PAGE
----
The golden age of connectivity is coming to an end. “I deleted my Facebook years ago, I spend at least three to six months off Twitter every year and the Bluesky invites stay in my inbox,” a friend tells me when I ask her about her relationship with the media social has changed in recent times. “Basically, I only use [Instagram] Stories and almost never published on the grid. I do it once a week so I can say “Free Palestine” without the algorithm punishing me. I refuse to have other accounts. I moved on.”
That’s how things are today, in what’s being called the twilight of a social media era that has redefined community building and digital correspondence. For many first-generation social media users (millennials ages 27 to 42), there is a growing sense that the party is over.
Twitter is bad (sorry, I will never refer to him like X). Instagram is flooded with ads and influencers selling face creams and fitness tips. TikTok, which originally seemed like a shinier alternative to YouTube, is increasingly looking like a shopping mall full of “dupes”, prioritize hype over lasting influence.
It’s an attribute that Twitter, which I’ve spent countless hours on over the past decade, has never lacked. It was the avenue of the Black Lives Matter movement, a voice for everyday users, and through a wave of landmark and life-altering US elections, it transformed the culture into a 24/7 participatory event . There is no #MeToo without Twitter, nor the beginnings of racial reckoning in Hollywood. Twitter has reshaped the appearance of communication through a vernacular of memes and GIFs, where resident collectives like Black Twitter and NBA Twitter have excelled as virtuosos of the form.
He has it’s been a year now since Elon Musk took over Twitter, and in what seemed like record time, he is took a hammer to everything that gave the platform its unique appeal (safety and inclusion issues were an issue under former CEO Jack Dorsey, but have gotten significantly worse). Musk has created a void in the social media universe that, until now, Twitter has singularly occupied.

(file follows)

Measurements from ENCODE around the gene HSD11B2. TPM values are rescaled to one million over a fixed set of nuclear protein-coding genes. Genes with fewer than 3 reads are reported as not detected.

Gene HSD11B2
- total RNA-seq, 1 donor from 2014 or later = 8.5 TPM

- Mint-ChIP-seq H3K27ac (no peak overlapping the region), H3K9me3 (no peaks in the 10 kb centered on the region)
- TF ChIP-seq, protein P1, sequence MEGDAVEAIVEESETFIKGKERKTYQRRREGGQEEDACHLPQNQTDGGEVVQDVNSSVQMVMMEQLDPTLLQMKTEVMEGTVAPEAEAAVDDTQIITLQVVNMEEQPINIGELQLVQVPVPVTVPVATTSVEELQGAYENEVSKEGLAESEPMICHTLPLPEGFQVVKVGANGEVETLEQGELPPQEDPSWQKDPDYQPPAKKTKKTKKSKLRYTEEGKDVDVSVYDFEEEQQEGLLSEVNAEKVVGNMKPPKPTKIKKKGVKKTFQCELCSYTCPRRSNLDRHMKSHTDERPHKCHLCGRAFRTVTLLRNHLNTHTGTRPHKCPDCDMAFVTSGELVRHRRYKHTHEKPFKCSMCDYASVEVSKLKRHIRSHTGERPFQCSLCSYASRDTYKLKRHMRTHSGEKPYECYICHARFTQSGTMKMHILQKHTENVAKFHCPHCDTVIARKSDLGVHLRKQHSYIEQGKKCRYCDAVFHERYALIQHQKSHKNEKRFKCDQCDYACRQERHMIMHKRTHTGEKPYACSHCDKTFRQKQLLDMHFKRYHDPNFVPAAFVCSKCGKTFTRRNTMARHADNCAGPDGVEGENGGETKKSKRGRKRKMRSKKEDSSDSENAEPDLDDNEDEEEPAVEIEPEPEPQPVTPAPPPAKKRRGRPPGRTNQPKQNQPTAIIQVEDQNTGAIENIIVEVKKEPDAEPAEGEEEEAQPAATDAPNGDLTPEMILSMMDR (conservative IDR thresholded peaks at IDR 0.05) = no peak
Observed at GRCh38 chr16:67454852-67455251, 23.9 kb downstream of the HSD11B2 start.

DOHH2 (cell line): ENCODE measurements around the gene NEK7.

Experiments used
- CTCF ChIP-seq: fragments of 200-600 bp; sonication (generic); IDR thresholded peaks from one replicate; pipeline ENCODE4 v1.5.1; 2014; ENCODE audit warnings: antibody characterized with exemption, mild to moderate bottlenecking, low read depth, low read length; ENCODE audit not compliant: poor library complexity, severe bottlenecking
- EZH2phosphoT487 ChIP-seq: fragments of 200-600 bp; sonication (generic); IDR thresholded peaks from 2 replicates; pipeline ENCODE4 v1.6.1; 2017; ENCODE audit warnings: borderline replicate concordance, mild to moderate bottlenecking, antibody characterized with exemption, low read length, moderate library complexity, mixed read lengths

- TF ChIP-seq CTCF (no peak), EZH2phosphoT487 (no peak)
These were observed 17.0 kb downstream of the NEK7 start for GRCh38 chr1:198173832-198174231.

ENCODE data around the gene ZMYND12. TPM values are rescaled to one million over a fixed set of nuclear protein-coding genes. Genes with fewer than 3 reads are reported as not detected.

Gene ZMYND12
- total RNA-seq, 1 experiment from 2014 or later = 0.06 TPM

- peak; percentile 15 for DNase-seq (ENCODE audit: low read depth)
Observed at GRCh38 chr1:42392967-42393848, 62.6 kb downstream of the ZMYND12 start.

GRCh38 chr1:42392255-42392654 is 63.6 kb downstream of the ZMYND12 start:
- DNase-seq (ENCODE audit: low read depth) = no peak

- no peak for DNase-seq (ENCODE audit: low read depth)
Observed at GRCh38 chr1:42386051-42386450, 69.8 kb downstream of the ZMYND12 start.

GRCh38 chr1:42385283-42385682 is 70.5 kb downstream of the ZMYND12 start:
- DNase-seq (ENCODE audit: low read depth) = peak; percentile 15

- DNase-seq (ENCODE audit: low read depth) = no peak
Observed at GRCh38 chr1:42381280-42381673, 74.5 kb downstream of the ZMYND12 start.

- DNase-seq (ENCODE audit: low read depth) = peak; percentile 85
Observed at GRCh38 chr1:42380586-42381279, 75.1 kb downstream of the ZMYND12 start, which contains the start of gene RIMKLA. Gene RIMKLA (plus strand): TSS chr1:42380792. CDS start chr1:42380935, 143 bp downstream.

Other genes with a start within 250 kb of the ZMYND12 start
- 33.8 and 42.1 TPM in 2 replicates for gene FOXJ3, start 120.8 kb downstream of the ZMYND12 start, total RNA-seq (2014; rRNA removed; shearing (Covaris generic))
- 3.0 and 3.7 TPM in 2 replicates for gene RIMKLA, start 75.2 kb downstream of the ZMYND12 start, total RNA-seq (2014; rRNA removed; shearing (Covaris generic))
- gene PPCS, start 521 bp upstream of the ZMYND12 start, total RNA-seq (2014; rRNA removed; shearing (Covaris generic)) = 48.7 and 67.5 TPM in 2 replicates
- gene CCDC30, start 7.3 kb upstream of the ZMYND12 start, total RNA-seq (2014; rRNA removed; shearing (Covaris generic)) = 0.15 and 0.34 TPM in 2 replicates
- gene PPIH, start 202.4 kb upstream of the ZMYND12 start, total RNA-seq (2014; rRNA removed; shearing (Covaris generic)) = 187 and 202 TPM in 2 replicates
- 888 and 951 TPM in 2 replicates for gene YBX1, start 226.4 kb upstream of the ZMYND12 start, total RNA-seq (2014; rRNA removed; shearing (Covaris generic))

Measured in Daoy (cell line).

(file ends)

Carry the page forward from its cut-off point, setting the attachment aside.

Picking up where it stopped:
At its peak, from 2008 to 2015, and before social currencies like retweets and views reoriented the way users interacted with each other, no other platform offered what Twitter did in quite the same way: conversations in real time down to the second. analysis. It was a blank page, and because it was a blank page, it was a canvas to document what was happening to us and what was happening around us. It was revolutionary, and soon what we remember will be gone.
If the first promise of social media was to bring society closer to a virtual ideal, the more recent shift in how the platforms are used has lost the plot. Alongside Twitter, the erosion of the user experience on Facebook and Instagram – with tiered subscriptions, a proliferation of hate speech and misinformation, privacy protection to be sold as a luxury, and the threat of generative AI – marks a watershed moment in the value of the social web. It’s “too much of an echo chamber,” my friend says of the evolution of the social Internet. “It’s too much of treating people you know in real life as marketing categories.” Today, everything about user experience is “too overwhelming,” she says.
Today, social media is less focused on actual social connections. It’s fueled by “the appearance of social connection,” says Marlon Twyman II, a quantitative social scientist at USC Annenberg who specializes in social network analysis. “Human relationships have suffered and their complexity has diminished. Since many of our interactions now take place on platforms designed to promote transactional interactions that provide feedback in the form of attention metrics, many people don’t have much experience or practice interacting with people in contexts where there are collective or community goals for a larger group. .” It has also led people to be more aware of their image and identity in real-world interactions, Twyman adds.